2. Cronin, Deborah A. Visual working memory supports perceptual stability across saccadic eye movements.

Degree: PhD, Psychology, 2018, University of Illinois – Urbana-Champaign

Vision is suppressed during saccadic eye movements. To create a stable perception of the visual world we must stitch together the gaps in visual input caused by this suppression. Early theories of perceptual stability proposed that information about the position of the eye could be used to cancel out changes in the retinal information resulting from a saccade. In contrast, more contemporary theories have proposed that perceptual stability relies on object correspondence across saccades, perhaps limited to the saccade target alone. According to these views, the visual system encodes features of the saccade target object into visual working memory (VWM) before a saccade is made. After the saccade, participants attempt to locate those features within a small region near the fovea. If this locating process succeeds, perceptual stability is maintained. The present study investigated directly whether perceptual stability does indeed rely on VWM. If it does, then perceived stability should be impaired when VWM is loaded with other visual information. Six experiments were conducted in which participants detected saccade target displacements while simultaneously maintaining a VWM or auditory working memory load (AWM). The VWM load negatively impacted participants’ ability to detect saccade target displacements and the saccade target displacement task negatively impacted memory for VWM task items. Neither of these effects were apparent when AWM was loaded. These results support the hypothesis that visual working memory supports perceptual stability across saccadic eye movements. Advisors/Committee Members: Irwin, David E. (advisor), Irwin, David E. (Committee Chair), Lleras, Alejandro (committee member), Buetti, Simona (committee member), Beck, Diane M. (committee member), Christianson, Kiel (committee member).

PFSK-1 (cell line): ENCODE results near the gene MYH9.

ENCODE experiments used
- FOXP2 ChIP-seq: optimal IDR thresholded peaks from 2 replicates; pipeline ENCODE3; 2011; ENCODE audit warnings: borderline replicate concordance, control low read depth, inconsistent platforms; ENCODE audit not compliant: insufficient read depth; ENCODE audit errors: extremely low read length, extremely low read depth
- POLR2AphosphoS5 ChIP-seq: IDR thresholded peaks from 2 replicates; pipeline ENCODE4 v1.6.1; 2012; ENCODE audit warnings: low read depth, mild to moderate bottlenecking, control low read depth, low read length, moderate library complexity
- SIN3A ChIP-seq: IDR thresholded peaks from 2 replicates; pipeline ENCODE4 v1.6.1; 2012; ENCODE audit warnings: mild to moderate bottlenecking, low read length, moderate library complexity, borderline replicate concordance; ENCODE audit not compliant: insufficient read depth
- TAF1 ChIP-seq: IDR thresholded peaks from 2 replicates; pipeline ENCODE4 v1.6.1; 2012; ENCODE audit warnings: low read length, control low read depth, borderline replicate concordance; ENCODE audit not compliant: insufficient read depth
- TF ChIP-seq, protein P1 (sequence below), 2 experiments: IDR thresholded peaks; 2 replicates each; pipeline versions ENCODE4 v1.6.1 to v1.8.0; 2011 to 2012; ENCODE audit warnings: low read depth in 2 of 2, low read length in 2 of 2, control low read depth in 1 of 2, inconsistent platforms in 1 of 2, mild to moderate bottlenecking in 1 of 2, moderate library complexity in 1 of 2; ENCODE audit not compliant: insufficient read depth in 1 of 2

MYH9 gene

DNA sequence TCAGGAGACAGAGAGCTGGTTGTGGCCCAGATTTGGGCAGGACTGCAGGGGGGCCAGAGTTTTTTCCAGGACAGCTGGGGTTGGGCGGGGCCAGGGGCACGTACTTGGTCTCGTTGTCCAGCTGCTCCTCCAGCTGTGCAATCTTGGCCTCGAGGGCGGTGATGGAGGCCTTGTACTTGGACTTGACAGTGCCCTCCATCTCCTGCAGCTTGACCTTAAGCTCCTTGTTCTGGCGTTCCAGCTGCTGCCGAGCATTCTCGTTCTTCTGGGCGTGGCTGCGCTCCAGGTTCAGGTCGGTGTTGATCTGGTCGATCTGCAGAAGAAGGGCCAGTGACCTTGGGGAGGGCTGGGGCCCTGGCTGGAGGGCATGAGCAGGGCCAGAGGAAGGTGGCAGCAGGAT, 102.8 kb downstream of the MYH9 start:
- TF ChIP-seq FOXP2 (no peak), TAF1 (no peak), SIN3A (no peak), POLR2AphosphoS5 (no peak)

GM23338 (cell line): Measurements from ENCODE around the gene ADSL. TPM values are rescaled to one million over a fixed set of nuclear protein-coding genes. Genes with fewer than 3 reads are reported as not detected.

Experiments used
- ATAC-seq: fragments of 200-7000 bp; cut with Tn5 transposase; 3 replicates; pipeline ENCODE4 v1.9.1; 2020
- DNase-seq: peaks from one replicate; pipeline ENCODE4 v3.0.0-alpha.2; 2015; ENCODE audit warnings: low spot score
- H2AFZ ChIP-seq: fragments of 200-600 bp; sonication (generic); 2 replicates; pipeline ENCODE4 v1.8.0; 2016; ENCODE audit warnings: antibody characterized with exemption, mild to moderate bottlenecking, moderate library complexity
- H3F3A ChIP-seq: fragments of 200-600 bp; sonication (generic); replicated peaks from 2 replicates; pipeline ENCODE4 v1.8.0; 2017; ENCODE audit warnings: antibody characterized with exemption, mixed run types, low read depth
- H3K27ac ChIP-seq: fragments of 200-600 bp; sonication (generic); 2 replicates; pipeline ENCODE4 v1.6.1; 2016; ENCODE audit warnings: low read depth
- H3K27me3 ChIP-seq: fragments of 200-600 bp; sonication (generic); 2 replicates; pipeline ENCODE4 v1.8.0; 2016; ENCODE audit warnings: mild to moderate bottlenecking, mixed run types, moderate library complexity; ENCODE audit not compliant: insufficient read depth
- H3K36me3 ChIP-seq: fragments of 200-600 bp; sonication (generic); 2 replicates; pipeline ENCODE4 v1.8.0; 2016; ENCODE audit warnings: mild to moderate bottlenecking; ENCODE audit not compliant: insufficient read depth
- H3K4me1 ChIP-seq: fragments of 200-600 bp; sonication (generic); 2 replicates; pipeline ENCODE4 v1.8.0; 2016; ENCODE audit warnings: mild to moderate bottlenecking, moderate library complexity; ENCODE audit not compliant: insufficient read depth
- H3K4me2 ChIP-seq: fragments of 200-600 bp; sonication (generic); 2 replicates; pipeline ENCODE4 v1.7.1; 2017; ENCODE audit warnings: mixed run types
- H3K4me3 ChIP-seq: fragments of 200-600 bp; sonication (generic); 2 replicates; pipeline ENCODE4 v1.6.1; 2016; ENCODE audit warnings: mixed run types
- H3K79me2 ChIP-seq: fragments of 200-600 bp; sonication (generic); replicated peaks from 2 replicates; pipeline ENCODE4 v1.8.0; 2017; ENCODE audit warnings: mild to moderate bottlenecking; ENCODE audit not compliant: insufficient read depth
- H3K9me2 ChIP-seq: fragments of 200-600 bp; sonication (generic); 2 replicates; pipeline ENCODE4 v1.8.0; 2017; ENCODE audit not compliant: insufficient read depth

Subjects/Keywords: eye movements; saccades; visual working memory; transsaccadic memory; perceptual stability

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APA · Chicago · MLA · Vancouver · CSE | Export to Zotero / EndNote / Reference Manager

APA (6th Edition):

Cronin, D. A. (2018). Visual working memory supports perceptual stability across saccadic eye movements. (Doctoral Dissertation). University of Illinois – Urbana-Champaign. Retrieved from http://hdl.handle.net/2142/101459

Chicago Manual of Style (16th Edition):

Cronin, Deborah A. “Visual working memory supports perceptual stability across saccadic eye movements.” 2018. Doctoral Dissertation, University of Illinois – Urbana-Champaign. Accessed October 19, 2019. http://hdl.handle.net/2142/101459.

MLA Handbook (7th Edition):

Cronin, Deborah A. “Visual working memory supports perceptual stability across saccadic eye movements.” 2018. Web. 19 Oct 2019.

Vancouver:

Cronin DA. Visual working memory supports perceptual stability across saccadic eye movements. [Internet] [Doctoral dissertation]. University of Illinois – Urbana-Champaign; 2018. [cited 2019 Oct 19]. Available from: http://hdl.handle.net/2142/101459.

Council of Science Editors:

Cronin DA. Visual working memory supports perceptual stability across saccadic eye movements. [Doctoral Dissertation]. University of Illinois – Urbana-Champaign; 2018. Available from: http://hdl.handle.net/2142/101459